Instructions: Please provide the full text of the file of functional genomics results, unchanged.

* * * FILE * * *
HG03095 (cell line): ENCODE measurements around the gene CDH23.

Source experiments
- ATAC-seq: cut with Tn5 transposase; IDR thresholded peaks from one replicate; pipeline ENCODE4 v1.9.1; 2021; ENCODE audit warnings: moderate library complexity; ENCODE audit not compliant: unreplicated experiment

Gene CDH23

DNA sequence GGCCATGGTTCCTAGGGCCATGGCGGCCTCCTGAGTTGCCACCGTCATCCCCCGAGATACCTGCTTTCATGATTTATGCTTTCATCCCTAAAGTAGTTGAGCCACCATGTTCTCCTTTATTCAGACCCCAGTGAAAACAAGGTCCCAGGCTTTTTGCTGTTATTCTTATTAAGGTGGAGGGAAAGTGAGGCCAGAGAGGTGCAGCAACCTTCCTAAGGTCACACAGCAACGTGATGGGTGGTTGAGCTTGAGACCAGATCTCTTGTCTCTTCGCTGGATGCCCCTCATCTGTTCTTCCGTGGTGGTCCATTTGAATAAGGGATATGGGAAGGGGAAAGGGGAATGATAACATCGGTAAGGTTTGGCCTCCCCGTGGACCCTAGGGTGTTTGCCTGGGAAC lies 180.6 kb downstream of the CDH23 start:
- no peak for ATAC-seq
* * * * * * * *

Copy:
HG03095 (cell line): ENCODE measurements around the gene CDH23.

Source experiments
- ATAC-seq: cut with Tn5 transposase; IDR thresholded peaks from one replicate; pipeline ENCODE4 v1.9.1; 2021; ENCODE audit warnings: moderate library complexity; ENCODE audit not compliant: unreplicated experiment

Gene CDH23

DNA sequence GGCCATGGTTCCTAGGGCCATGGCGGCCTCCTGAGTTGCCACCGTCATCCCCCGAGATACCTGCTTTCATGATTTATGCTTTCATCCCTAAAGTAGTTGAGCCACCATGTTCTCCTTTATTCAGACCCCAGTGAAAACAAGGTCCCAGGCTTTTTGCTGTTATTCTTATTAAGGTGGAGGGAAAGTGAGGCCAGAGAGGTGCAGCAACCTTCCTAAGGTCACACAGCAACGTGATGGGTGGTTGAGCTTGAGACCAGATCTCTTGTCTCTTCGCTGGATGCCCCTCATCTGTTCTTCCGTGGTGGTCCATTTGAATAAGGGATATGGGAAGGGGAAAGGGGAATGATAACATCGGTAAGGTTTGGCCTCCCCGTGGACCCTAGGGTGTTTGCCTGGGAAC lies 180.6 kb downstream of the CDH23 start:
- no peak for ATAC-seq